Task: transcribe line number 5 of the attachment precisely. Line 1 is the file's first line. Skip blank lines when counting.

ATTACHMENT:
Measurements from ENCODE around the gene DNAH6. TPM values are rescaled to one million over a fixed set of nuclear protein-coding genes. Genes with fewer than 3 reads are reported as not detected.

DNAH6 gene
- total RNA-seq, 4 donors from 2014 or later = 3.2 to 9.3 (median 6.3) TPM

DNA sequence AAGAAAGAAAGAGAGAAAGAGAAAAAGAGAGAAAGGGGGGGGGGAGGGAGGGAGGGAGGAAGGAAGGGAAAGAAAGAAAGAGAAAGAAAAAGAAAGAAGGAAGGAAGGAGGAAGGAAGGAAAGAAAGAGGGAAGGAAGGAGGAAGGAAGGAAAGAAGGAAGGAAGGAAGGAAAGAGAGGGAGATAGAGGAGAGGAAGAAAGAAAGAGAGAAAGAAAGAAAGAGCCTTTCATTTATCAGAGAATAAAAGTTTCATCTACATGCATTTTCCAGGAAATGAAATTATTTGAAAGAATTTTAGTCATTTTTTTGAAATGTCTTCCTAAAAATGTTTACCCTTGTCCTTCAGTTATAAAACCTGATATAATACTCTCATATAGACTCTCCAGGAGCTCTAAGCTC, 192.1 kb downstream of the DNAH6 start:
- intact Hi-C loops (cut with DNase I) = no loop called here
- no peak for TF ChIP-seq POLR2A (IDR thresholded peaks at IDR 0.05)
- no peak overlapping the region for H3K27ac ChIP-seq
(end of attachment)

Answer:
- intact Hi-C loops (cut with DNase I) = no loop called here